There are lots of answers to the question above, but I prefer the one found in Alister E. McGrath’s Christian Theology: An Introduction, second edition (1997). It isn’t perfect, but it’s better than many popular notions these days that link evangelicalism to a specific American political agenda. The description is as follows:
The term “evangelical” dates from the sixteenth century, and was then used to refer to Catholic writers wishing to revert to more biblical beliefs and practices than those associated with the late medieval church… The term is now used widely to refer to a transdenominational trend in theology and spirituality, which lays particular emphasis upon the place of Scripture in the Christian life. Evangelicalism now centers upon a cluster of four assumptions:
- The authority and sufficiency of Scripture.
- The uniqueness of redemption through the death of Christ upon the cross.
- The need for personal conversion.
- The necessity, propriety, and urgency of evangelism.
All other matters have tended to be regarded as adiaphora, “matters of indifference,” upon which a substantial degree of pluralism may be accepted….
Historically, evangelicalism has never been committed to any particular theory of the church, regarding the New Testament as being open to a number of interpretations in this respect, and treating denominational distinctives as of secondary importance to the gospel itself. This most emphatically does not mean that evangelicals lack commitment to the church as the body of Christ; rather, it means that evangelicals are not committed to any one theory of the church. A corporate conceptoin of the Christian life is not understood to be specifically linked with any one denominational understanding of the nature of the church. In one sense, this is a “minimalist” ecclesiology; in another, it represents the admission that the New Testament itself does not stipulate with precision any single form of church government, which can be made binding upon all Christians. This has had several major consequences, which are of central importance to an informed understanding of the movement.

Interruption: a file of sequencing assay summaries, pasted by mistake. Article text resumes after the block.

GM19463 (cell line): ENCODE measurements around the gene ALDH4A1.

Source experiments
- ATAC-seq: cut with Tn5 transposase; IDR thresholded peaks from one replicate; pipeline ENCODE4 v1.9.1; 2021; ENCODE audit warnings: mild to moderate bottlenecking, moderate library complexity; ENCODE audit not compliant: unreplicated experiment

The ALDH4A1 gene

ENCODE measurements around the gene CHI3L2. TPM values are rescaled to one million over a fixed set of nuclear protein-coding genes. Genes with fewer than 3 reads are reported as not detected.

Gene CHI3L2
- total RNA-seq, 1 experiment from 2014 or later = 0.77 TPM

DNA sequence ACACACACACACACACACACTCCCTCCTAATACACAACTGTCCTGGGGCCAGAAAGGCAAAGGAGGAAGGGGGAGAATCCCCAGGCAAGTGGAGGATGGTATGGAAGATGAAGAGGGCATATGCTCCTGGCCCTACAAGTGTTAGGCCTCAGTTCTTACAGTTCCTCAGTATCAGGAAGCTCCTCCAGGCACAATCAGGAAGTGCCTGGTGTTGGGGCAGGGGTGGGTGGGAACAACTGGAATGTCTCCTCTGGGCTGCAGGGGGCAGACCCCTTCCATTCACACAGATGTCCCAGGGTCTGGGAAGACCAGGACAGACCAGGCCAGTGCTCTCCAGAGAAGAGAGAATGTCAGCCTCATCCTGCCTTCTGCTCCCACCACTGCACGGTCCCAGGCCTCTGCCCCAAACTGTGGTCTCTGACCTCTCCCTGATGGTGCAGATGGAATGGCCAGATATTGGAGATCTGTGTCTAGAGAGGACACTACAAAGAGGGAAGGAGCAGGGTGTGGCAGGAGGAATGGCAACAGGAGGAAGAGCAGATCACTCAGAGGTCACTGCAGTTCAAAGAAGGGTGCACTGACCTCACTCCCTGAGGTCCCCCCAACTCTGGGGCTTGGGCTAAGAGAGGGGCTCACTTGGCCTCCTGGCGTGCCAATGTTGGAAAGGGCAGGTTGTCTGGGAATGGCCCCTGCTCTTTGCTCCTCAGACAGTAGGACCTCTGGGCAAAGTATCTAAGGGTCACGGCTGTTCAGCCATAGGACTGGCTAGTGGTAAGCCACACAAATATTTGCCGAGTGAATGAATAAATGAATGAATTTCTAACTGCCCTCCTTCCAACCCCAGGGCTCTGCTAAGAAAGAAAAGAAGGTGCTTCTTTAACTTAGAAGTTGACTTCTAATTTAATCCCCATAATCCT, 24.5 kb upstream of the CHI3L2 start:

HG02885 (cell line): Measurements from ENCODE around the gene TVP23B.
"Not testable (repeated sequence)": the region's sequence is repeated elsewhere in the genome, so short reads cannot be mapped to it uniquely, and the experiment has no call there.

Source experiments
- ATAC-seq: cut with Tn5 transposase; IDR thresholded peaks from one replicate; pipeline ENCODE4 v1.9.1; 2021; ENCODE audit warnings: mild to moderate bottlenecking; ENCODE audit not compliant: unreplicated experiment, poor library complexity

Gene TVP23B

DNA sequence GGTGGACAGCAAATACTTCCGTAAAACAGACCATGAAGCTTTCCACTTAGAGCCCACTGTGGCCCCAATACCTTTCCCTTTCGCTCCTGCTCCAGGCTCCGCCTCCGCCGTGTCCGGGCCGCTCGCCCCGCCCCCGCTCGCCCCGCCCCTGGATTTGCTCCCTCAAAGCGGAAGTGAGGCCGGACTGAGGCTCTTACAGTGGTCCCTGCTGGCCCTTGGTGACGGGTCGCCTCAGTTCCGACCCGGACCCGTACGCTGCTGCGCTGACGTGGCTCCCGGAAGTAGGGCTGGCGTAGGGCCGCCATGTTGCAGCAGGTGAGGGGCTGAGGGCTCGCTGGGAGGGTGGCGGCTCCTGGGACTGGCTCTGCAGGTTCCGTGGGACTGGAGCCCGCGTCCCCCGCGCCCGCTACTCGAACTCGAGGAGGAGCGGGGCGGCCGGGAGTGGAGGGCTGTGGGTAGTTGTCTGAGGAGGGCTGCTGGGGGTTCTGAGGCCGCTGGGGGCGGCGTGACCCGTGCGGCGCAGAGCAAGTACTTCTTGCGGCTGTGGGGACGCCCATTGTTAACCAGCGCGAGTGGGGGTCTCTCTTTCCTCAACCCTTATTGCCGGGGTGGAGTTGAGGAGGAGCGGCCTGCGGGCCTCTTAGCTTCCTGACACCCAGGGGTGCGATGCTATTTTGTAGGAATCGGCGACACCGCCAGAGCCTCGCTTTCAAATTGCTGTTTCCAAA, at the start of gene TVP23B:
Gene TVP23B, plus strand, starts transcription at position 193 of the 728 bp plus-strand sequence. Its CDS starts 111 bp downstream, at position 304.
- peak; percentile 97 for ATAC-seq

- Evangelicalism is transdenominational. It is not confined to any one denomination, nor is it a denomination in its own right. There is no inconsistency involved in speaking of “Anglican evangelicals,” “Presbyterian evangelicals,” “Methodist evangelicals,” or even “Roman Catholic evangelicals.”
- Evangelicalism is not a denomination in itself, possessed of a disctinctive ecclesiology, but is a trend within the mainstream denominations.
- Evangelicalism itself represents an ecumenical movement. There is a natural affinity amongst evangelicals, irrespective of their denominational associations, which arises from a common commitment to a set of shared beliefs and outlooks. The characteristic evangelical refusal to allow any specific ecclesiology to be seen as normative, while honoring those which are clearly grounded in the New Testament and Christian tradition, means that the potentially divisive matters of church ordering and government are treated as of secondary importance.